A year later, Perry returned to Japan with more weaponry and demanded a response. The terrified Japanese were left with no choice but to succumb to American pressure and thus, the Convention of Kanagawa was signed and the Shimoda and Hakodate ports were opened for the Americans. That is how for the first time, Japan was forced to start a relationship with the foreign world and got out of the isolationist policy.
In the same year, Japan and Britain also signed up a treaty commonly called “The Anglo-Japanese Treaty of Friendship”. As a result, Hakodate and Nagasaki ports became free to use for the British. Then comes the Ansei Treaty which Japan signed with the U.K., Russia, Netherlands, France, and America to establish diplomatic relations, opening 5 ports for these countries to trade with Japan.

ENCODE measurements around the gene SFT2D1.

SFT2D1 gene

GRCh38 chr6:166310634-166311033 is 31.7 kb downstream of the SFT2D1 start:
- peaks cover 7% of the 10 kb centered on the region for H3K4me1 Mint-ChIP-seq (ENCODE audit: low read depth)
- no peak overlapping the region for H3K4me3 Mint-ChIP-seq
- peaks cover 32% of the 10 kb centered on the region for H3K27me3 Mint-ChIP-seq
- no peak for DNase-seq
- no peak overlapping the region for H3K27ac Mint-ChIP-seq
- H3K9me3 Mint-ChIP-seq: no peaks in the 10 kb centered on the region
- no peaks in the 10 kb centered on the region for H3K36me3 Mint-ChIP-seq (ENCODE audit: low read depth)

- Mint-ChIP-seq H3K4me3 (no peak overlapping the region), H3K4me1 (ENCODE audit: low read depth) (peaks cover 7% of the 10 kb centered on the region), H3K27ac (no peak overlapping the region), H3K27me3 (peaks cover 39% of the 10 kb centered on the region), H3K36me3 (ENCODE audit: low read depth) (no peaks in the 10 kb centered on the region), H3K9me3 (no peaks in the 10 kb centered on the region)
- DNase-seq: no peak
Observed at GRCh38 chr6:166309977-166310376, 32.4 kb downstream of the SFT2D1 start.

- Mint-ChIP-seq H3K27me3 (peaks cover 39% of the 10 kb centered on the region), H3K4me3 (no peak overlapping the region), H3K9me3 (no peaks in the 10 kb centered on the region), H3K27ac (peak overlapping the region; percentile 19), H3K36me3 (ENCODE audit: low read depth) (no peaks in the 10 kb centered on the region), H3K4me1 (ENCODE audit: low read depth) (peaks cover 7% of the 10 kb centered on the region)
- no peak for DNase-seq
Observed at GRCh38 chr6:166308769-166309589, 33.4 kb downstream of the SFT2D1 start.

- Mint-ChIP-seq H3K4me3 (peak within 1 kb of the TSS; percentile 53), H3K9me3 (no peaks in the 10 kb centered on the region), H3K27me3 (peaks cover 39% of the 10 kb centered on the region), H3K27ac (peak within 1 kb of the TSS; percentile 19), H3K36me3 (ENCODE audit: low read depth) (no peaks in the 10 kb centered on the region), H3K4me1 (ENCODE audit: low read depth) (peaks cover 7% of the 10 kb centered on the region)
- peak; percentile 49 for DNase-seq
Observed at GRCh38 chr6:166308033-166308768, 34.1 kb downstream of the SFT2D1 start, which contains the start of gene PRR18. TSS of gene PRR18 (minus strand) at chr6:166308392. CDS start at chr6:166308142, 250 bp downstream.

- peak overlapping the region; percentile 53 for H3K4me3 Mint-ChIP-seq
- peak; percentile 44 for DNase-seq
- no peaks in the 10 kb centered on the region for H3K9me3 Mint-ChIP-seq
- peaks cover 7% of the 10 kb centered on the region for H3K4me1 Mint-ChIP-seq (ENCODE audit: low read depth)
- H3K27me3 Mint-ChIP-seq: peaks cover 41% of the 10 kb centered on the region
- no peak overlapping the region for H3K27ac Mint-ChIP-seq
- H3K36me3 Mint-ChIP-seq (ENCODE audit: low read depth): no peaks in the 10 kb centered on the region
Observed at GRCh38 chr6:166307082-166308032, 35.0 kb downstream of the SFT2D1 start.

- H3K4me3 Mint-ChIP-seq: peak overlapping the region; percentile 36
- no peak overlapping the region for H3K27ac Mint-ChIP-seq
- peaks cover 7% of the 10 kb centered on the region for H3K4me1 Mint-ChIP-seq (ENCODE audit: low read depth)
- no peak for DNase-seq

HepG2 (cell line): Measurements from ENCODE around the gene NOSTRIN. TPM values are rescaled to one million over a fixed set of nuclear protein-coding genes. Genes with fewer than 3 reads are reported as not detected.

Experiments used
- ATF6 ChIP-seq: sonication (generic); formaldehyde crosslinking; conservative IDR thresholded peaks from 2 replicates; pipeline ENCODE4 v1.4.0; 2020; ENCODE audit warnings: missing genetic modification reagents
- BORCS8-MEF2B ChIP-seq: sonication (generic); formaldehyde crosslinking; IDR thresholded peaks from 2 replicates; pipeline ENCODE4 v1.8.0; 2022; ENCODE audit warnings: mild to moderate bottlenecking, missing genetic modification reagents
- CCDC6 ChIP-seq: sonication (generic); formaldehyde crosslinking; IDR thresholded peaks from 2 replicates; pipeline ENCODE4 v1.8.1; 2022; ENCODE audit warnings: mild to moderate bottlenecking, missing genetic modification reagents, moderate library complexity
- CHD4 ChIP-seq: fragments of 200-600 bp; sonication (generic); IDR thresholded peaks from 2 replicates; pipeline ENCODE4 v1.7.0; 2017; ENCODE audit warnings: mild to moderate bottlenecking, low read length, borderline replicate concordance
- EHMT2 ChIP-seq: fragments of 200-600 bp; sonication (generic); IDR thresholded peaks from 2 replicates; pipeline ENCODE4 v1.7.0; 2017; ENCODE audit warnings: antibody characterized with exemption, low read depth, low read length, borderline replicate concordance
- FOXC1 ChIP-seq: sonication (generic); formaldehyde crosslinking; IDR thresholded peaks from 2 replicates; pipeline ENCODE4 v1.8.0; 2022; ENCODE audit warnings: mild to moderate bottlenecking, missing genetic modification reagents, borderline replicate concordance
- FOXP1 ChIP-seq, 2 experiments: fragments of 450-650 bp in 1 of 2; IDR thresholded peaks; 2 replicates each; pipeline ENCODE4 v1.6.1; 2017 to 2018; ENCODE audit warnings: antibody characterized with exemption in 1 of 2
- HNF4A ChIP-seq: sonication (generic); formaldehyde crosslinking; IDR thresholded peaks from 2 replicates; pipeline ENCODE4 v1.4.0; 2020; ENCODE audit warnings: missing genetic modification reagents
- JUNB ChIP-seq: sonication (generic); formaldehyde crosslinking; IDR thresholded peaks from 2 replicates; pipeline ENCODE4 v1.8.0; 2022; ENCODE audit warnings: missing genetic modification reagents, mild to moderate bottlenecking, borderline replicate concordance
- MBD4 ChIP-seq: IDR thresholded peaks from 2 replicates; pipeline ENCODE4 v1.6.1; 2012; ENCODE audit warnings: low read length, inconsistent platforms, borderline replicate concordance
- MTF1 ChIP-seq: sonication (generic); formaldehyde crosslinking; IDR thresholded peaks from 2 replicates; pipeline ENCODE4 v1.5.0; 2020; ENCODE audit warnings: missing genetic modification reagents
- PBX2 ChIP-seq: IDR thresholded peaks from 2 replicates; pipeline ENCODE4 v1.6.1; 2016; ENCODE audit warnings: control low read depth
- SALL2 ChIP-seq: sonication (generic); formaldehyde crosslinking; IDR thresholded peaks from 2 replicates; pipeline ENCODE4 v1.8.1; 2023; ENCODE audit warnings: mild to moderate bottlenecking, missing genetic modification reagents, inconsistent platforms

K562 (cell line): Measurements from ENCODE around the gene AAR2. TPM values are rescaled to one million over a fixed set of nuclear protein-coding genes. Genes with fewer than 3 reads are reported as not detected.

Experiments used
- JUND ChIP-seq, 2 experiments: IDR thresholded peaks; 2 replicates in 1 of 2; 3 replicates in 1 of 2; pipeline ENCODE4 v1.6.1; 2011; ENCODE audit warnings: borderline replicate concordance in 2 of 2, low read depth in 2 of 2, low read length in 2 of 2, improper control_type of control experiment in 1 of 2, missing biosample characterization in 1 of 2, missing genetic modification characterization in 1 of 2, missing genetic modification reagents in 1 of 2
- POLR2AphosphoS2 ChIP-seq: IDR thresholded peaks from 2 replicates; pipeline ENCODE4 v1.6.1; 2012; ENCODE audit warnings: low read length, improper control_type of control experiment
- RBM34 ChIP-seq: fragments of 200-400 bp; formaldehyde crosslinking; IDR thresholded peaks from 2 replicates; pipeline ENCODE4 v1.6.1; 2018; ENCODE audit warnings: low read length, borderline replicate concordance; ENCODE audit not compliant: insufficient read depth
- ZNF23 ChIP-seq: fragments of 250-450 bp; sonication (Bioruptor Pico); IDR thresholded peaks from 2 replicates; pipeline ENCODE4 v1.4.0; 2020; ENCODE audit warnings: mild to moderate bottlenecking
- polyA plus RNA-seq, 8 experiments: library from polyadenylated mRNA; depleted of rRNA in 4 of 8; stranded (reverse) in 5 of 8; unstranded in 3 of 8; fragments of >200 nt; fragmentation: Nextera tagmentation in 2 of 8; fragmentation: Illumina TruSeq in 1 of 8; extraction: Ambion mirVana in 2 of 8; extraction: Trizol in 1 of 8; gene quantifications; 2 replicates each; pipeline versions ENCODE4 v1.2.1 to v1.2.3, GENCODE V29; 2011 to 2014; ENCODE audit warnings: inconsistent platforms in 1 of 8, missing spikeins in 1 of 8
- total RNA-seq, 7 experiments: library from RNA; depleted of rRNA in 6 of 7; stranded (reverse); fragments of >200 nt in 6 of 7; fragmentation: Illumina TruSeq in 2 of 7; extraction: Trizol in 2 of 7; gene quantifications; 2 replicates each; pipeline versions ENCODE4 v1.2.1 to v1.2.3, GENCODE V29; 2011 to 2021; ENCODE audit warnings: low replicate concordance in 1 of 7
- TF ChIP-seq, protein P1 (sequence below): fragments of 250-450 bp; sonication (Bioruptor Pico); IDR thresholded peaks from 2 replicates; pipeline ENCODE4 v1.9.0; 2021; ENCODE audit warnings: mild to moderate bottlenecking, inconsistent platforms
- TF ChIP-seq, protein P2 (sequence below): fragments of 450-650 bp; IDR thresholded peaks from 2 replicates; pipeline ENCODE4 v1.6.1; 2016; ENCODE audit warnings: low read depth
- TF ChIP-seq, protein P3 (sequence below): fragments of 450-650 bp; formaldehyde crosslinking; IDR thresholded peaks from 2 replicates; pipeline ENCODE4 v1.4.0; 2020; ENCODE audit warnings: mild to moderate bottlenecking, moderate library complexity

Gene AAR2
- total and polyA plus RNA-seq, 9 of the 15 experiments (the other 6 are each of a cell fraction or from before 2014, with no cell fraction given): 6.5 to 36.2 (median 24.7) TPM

However this treaty was not an equal one for the Japanese, and they even lost control over taxation for these trades. This caused great annoyance for the Emperor and eventually he declared a fight against foreigners starting the Shimonoseki War.
However, that battle only resulted in the overwhelming loss of the Japanese. The following battles also resulted in disgraceful outcomes for the Japanese as the Satsuma domain was lost in the Satsuma War against the British and the Boshin war resulting with the Shogunate being forced out of Edo.
Time passed and now the Japanese Government understood that they would have to develop themselves rapidly to match up to the Western powers. Japan tried very hard to adapt to western culture in order to learn about modern technologies and educate themselves thus, many native and foreign advisors were hired by the government, kicking off a big change in the society.